Two stops before the Estádio do Dragão, there’s a station on Porto’s metro called Heroísmo. Granted, it’s probably not the way James Rodríguez gets to work, although one can imagine him, if he weren’t a footballer, standing in line at the ticket machines, his back-pack on, topping up his Andante Azul card.

Even so, Heroísmo seems like the right place to start in discussing Rodríguez. Acts of heroism have been his forte on the pitch this season for Porto. After last Wednesday night’s magnificent performance against Paris Saint-Germain in the Champions League, the newspaper O Jogo printed the headline: “O Incrível James.”

Its inference couldn’t have been more pointed.

With “The Incredible Hulk” sold to Zenit St.Petersburg for €60m at the beginning of September, Porto’s succession planning had once again worked. To be clear, Rodríguez isn’t exactly a like-for-like replacement for Hulk. True, they have both played on the right wing for Porto, but it’s enough to glance at their contrasting physiques—one lightweight, wiry and boy-like, the other heavyweight, muscular and manly—to realise as much.

What they do have in common, however, is that they’re both match-winners.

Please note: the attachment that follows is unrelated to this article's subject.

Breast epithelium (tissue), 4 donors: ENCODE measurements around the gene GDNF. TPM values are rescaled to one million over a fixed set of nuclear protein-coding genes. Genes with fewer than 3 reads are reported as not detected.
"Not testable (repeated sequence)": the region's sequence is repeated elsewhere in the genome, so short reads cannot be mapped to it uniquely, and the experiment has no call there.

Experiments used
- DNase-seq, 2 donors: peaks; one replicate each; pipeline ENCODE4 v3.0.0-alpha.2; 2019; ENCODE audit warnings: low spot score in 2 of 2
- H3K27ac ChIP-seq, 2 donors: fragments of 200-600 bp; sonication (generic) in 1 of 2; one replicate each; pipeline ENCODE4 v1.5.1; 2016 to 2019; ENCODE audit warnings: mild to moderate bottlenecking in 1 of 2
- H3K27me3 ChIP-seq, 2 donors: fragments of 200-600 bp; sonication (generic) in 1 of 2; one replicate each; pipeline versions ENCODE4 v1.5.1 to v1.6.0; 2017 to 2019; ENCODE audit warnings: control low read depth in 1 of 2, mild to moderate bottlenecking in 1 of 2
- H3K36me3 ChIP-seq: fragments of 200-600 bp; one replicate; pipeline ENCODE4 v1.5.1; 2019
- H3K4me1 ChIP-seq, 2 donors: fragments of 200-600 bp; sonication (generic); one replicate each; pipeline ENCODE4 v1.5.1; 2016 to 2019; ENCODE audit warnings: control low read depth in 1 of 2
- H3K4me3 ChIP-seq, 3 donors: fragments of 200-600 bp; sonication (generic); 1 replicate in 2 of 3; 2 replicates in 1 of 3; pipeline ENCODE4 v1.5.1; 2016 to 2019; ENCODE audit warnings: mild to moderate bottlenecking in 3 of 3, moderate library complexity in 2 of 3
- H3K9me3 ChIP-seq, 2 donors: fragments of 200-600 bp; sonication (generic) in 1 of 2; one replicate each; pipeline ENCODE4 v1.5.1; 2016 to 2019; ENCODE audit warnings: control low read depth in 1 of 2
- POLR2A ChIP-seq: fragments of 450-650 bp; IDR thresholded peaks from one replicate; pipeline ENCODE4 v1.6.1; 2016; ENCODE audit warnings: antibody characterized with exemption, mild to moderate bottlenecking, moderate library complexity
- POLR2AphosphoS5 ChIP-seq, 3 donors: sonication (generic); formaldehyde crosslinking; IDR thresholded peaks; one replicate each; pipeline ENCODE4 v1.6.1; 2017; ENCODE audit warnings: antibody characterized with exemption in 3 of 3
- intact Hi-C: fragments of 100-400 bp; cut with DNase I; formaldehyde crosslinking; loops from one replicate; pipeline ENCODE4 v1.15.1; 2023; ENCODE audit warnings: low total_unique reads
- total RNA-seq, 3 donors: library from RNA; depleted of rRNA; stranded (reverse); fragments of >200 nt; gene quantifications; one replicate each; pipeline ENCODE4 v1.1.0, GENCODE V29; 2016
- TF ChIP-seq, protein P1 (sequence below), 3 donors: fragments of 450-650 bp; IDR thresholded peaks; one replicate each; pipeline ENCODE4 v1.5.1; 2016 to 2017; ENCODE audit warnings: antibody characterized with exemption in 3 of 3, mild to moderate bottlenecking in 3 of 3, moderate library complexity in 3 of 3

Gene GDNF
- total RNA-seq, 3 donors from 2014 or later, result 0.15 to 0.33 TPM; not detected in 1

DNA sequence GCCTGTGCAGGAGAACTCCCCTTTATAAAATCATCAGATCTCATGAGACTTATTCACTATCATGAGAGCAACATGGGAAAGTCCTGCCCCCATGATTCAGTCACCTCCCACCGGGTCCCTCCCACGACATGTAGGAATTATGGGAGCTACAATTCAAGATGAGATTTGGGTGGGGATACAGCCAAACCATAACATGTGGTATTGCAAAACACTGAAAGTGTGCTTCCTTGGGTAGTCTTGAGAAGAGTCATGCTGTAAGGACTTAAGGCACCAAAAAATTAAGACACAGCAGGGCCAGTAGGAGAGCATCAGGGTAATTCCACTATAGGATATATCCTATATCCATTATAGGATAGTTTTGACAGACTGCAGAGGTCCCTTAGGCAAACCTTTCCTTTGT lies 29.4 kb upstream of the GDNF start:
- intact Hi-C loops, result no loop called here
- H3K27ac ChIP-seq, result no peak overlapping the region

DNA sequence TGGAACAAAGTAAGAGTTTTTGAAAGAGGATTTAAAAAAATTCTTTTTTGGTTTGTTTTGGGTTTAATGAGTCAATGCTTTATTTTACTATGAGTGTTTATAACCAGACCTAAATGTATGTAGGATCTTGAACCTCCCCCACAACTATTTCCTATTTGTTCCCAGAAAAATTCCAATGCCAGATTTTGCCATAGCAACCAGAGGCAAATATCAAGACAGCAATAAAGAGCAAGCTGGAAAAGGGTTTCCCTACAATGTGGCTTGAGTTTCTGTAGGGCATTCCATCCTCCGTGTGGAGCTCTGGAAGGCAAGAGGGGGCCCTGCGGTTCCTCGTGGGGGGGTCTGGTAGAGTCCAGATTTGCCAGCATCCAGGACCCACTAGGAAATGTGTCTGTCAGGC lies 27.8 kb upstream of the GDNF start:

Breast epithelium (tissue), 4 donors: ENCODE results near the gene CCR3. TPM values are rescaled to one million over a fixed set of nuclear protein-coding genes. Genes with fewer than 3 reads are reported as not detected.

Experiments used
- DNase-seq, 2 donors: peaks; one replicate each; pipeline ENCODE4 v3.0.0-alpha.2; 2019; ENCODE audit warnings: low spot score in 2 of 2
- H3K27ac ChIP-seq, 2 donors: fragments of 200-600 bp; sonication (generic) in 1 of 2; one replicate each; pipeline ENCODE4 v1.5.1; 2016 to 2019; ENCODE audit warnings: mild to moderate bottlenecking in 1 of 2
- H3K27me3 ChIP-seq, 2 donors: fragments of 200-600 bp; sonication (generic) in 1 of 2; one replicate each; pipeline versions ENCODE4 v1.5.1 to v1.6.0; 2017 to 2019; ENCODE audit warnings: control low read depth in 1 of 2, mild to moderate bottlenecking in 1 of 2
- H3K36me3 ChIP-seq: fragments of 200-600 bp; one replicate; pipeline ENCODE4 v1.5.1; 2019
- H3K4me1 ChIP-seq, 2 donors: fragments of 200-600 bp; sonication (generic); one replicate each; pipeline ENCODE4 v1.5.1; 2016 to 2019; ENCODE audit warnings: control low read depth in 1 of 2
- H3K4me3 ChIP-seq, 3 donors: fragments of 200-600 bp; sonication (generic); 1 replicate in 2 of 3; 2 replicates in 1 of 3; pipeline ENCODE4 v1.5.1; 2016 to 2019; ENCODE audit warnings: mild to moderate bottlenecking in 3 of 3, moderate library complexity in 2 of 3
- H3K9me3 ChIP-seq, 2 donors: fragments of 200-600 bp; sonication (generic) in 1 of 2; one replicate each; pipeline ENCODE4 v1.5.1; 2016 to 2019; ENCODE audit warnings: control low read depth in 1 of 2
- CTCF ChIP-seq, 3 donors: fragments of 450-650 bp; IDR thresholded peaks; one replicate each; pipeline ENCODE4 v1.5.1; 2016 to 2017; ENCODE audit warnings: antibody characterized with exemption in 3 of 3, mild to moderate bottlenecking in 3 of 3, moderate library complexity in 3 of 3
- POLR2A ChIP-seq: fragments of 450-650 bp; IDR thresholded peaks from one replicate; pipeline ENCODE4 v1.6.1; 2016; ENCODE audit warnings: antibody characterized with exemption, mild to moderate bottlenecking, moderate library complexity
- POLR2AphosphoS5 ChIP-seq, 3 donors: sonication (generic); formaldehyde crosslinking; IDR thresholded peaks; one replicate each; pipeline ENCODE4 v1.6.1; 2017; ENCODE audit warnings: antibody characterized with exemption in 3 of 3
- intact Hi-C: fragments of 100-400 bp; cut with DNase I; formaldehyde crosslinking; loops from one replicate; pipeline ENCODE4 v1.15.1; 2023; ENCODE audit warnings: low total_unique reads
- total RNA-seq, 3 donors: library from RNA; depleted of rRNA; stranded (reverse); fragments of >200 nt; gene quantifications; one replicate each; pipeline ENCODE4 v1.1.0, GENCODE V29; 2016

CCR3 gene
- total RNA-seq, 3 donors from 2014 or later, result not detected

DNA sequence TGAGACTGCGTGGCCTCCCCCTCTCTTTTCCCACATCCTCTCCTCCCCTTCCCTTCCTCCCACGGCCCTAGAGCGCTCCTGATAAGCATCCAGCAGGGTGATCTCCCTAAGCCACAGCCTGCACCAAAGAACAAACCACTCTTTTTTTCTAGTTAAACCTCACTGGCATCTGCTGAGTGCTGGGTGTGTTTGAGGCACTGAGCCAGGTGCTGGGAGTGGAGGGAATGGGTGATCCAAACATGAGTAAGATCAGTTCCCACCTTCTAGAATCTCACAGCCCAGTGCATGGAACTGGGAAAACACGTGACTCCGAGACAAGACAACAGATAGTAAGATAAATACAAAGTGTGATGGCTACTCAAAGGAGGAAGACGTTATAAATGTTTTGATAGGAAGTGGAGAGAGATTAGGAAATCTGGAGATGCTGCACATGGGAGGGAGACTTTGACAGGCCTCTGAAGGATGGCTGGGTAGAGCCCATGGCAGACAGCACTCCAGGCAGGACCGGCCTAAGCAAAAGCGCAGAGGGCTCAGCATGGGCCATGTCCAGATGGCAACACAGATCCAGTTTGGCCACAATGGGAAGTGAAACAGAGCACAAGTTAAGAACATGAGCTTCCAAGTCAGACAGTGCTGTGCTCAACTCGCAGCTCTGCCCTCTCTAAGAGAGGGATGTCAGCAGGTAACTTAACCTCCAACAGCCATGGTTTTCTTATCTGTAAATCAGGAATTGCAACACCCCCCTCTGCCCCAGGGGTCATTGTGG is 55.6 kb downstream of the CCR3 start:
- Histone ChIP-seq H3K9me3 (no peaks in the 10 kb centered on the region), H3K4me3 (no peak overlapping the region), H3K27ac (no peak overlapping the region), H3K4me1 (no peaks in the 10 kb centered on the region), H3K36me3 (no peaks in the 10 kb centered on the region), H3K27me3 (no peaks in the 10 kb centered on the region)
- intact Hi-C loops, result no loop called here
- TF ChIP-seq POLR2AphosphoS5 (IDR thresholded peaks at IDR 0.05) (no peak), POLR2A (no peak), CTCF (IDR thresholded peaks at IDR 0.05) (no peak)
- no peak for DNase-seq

It was Rodríguez who got the breakthrough against Paris Saint-Germain and deservedly so following his own display and that of his team. For almost the entire game, Porto had thrashed the visitors 0-0. That in itself was quite a surprise. Before the match, coach Vitor Pereira had made a lot out of how Porto, at least in spending terms, couldn’t be expected to compete with Paris Saint-Germain.

He said: “Porto are a club that normally bases its scouting system around recruiting quality young players, who then have to be sold when they reach a new level. So the team has to be renewed to keep winning titles. That is the way the club has been run. Paris Saint-Germain are in a hurry to win titles and have lots of money, so they are two different ways of winning silverware.”

Each club is entitled to their own philosophy, of course, but on the night, the Porto model looked to be the better approach to building a team and achieving success. As one of the “quality young players”, Pereira described, it must have been of great satisfaction and validation to see Rodríguez score the winner in the 83rd minute. Not that Porto need it, of course. They have been doing this consistently for years.

Still, Rodríguez’s goal was one to savour. It came about when the other outstanding performer on the night, João Moutinho floated in a cross from the left-hand side. Fernando flicked the ball on with his head and it fell to Rodríguez in the inside right channel of the penalty area. Without hesitation, Rodríguez curled a shot on the half volley around the onrushing Mamadou Sakho and beyond diving goalkeeper Salvatore Sirigu into the bottom left corner.

“[The goal] was beautiful,” Rodríguez claimed. “I’ve already scored some important goals and this was definitely among the most important.”

The 1-0 victory it sealed, Porto’s second in a row in the Champions League this season, merited consideration as one of the club’s finest European nights since Porto won the Europa League under Andre Villas-Boas in 2011. “Today we were true to ourselves, to our identity,” Pereira explained afterwards. “We showed quality in attack and security in defense.”